The newspaper’s investigation found that Heimlich credited Gavriliu in a 1957 Surgery article but in later years gradually diminished Gavriliu’s role.
In the 1960s, Heimlich introduced a simple valve to drain severe chest wounds. He said he was motivated by his memory of the primitive conditions he worked under in Mongolia. He fashioned a prototype using a toy noisemaker, which functioned as a one-way flutter valve when attached to a drainage bottle.
Decades later, he said that he started a company to manufacture the valves in 1964 and that a doctor from a Navy medical research agency helped promote the device for use in Vietnam.
Both innovations – the reversed gastric tube and the chest valve – were variations of existing procedures, said Thomas Schlich, a medical historian at McGill University in Montreal.
Schlich said of the esophageal operation: “I don’t see that it had a great impact, nor was it really original.” The same is true of the chest valve; Schlich said Dr. Heimlich altered a device that already existed.
In the mid-1980s, Heimlich began experimenting with malariotherapy, in which a patient is intentionally given malaria in the hope that the high fevers caused by the disease will cure or relieve another infection. An Austrian psychiatrist, Julius Wagner-Jauregg, won a Nobel Prize in 1927 for malariotherapy of neurosyphilis. The usefulness of the strategy, however, has never been proved.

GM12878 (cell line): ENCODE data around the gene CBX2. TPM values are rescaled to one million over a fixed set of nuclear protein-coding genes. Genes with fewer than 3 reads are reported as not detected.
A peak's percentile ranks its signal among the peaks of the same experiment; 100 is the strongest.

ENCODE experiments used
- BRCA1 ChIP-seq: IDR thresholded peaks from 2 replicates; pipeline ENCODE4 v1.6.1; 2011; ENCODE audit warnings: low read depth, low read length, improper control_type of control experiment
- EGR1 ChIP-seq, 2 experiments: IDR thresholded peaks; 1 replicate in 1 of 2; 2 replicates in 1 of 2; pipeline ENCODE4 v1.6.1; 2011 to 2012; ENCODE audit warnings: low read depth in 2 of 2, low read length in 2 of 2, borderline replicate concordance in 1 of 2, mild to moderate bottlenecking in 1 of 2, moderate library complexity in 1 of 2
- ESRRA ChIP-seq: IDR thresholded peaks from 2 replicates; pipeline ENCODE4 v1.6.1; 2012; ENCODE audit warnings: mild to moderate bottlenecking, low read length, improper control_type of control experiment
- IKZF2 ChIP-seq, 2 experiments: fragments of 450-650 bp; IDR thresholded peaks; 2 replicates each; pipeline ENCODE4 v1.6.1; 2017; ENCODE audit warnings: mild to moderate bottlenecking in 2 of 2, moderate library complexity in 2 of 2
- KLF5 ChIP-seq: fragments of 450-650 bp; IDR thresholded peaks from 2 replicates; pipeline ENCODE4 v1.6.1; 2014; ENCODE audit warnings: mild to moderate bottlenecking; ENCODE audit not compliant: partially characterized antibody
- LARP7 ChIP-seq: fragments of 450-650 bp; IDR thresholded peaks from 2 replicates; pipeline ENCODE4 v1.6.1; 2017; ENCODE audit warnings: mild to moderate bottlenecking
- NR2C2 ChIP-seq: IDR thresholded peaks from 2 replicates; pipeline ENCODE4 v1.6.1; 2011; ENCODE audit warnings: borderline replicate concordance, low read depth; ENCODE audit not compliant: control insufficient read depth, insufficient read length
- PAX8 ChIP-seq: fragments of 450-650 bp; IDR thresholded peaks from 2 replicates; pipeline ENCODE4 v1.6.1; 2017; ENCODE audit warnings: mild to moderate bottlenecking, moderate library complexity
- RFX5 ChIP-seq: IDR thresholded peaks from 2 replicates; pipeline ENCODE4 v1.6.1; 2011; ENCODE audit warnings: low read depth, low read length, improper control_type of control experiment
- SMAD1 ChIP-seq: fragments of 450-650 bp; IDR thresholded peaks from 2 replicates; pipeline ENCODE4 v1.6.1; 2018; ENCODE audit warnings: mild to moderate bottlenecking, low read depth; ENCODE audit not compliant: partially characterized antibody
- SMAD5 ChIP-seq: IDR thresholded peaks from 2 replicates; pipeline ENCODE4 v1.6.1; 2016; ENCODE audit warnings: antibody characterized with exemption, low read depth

Heimlich believed that malariotherapy could treat HIV infection, among other illnesses. He took his clinical trials to Mexico and China before bowing to pressure and shutting down the project.
“He was grasping at straws and continued to push these ideas for so long,” said Paul Roepe, a malaria scientist at Georgetown University. “If something is not a legitimate proposal in the eyes of the broad medical community, then you don’t get funding, and that’s why he took it abroad.”
A group of scientists and doctors from the United States and Mexico had petitioned against the HIV project, which was funded by a group of Hollywood supporters including actresses Amy Irving and Estelle Getty, the New Republic reported.
“This exploits the AIDS crisis, exploits the generous and caring entertainment community, and it exploits the good that Heimlich himself has done in the past,” said Paul Bronston, national ethics chairman of the American College of Medical Quality and a petition supporter.
The doctor’s most vehement adversary was his estranged son, Peter, a fabric importer who had a website devoted to attacking his father. For more than a decade, he contacted hundreds of reporters (sometimes using pseudonyms) to denounce his father as a fraud who promoted dangerous medical treatments.
Heimlich largely remained silent on the matter of his son’s attacks. His three other children stood by their father and defended his work and character. A complete list of survivors was not immediately available.
After his contract at the Jewish Hospital of Cincinnati was not renewed in 1977, Heimlich spent about a decade as an advanced clinical professor at Cincinnati’s Xavier University. He remained through recent years the chief evangelist of the Heimlich maneuver and his own legacy.
This May, he received a flurry of attention for performing the Heimlich on an 87-year-old woman choking on a piece of meat at their senior residence in Cincinnati. Heimlich said it was the first time he had used the maneuver in an emergency, an assertion apparently contradicted by statements made to media outlets in the early 2000s.
(c) The Washington Post · Sindya H. Bhanoo